You might wonder, at some point today, what’s going on in another person’s mind. You may compliment someone’s great mind, or say they are out of their mind. You may even try to expand or free your own mind.
But what is a mind? Defining the concept is a surprisingly slippery task. The mind is the seat of consciousness, the essence of your being. Without a mind, you cannot be considered meaningfully alive. So what exactly, and where precisely, is it? Traditionally, scientists have tried to define the mind as the product of brain activity: the brain is the physical substance, and the mind is the conscious product of those firing neurons, according to the classic definition. But growing evidence shows that the mind goes far beyond the physical workings of your brain (it was about time!).
No doubt, the brain plays an incredibly important role. But our mind cannot be confined to what’s inside our skull, or even our body, according to a definition first put forward by Dan Siegel, a professor of psychiatry at UCLA School of Medicine and the author of a recently published book, Mind: A Journey to the Heart of Being Human.
He first came up with the definition more than two decades ago, at a meeting of 40 scientists across disciplines, including neuroscientists, physicists, sociologists, sociologists, and anthropologists. The aim was to come to an understanding of the mind that would appeal to common ground and satisfy those wrestling with the question across these fields. After much discussion, they decided that a key component of the mind is: “the emergent self-organizing process, both embodied and relational, that regulates energy and information flow within and among us.” It’s not catchy. But it is interesting, and with meaningful implications.
The most immediately shocking element of this definition is that our mind extends beyond our physical selves. In other words, our mind is not simply our perception of experiences, but those experiences themselves. Siegel argues that it’s impossible to completely disentangle our subjective view of the world from our interactions.
“I realized if someone asked me to define the shoreline but insisted, is it the water or the sand, I would have to say the shore is both sand and sea,” says Siegel. “You can’t limit our understanding of the coastline to insist it’s one or the other. I started thinking, maybe the mind is like the coastline—some inner and inter process. Mental life for an anthropologist or sociologist is profoundly social. Your thoughts, feelings, memories, attention, what you experience in this subjective world is part of mind.”
The definition has since been supported by research across the sciences, but much of the original idea came from mathematics. Siegel realized the mind meets the mathematical definition of a complex system that it’s open (can influence things outside itself), chaos capable (which simply means it’s roughly randomly distributed), and non-linear (which means a small input leads to large and difficult to predict result). What she is saying here is that our mind comes from a Universal mind who wants to be known through all other minds in existence; but she is wrong about the Chaos, which is not random in nature but rather the Great Perfection).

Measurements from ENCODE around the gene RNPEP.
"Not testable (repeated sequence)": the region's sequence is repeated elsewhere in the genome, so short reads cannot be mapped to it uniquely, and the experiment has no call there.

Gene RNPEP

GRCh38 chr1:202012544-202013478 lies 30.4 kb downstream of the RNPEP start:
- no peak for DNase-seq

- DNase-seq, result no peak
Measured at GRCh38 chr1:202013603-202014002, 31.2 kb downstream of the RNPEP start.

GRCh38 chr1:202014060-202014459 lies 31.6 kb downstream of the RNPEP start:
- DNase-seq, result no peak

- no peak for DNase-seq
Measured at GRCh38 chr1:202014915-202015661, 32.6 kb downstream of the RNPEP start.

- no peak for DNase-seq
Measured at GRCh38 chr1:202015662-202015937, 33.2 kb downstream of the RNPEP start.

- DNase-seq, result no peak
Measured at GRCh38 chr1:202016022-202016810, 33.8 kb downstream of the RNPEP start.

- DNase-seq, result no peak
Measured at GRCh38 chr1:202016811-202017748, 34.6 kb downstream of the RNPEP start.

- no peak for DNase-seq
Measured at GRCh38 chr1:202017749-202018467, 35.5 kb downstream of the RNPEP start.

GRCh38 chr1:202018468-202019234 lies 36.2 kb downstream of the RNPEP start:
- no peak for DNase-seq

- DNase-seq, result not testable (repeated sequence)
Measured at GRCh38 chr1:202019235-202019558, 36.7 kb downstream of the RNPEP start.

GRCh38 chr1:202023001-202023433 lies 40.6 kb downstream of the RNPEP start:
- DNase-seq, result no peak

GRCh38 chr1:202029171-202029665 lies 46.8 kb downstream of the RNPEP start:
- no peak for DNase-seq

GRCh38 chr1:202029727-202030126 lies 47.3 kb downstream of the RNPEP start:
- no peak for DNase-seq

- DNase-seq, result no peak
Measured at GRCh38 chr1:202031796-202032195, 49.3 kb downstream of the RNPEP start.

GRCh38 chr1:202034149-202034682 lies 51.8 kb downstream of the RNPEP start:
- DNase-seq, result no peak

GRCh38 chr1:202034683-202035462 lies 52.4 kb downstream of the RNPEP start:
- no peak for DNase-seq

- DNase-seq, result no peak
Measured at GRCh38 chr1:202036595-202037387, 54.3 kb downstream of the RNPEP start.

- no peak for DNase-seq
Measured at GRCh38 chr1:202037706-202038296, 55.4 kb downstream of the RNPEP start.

In math, complex systems are self-organizing, and Siegel believes this idea is the foundation to mental health. Again borrowing from the mathematics, optimal self-organization is: flexible, adaptive, coherent, energized, and stable. This means that without optimal self-organization, you arrive at either chaos or rigidity—a notion that, Siegel says, fits the range of symptoms of mental health disorders. Finally, self-organization demands linking together differentiated ideas or, essentially, integration. And Siegel says integration—whether that’s within the brain or within society—is the foundation of a healthy mind (yea, but all this "integration through self-organization" comes from a mind who is Perfect in nature, and we take our own mind to be from IT).
Siegel says he wrote his book now because he sees so much misery in society, and he believes this is partly due to how we perceive our own minds (the faulty vision of taking our brainy memory as our mind). He talks of doing research in Namibia, where people he spoke to attributed their happiness to a sense of belonging.
When Siegel was asked in return whether he belonged in America, his answer was less upbeat: “I thought how isolated we all are and how disconnected we feel,” he says. “In our modern society we have this belief that mind is brain activity as our private self coming from our mind (which we believe is our scattered memory stored in the brain), which somehow separates from all others as a subject (leading to the faulty vision of S/O separation). But we’re all part of each others’ lives. The mind is not just brain activity. When we realize this inter-relational process, there is huge shift in the sense of belonging.” (you actually turn new!).
In other words, perceiving our mind as a product of our brain (rather than an inter-relational product), make us feel more isolated. And to appreciate the benefits of inter-relations, you simply have to open your mind........to all others and get rid of privacy entirely, a thing all high end beings do.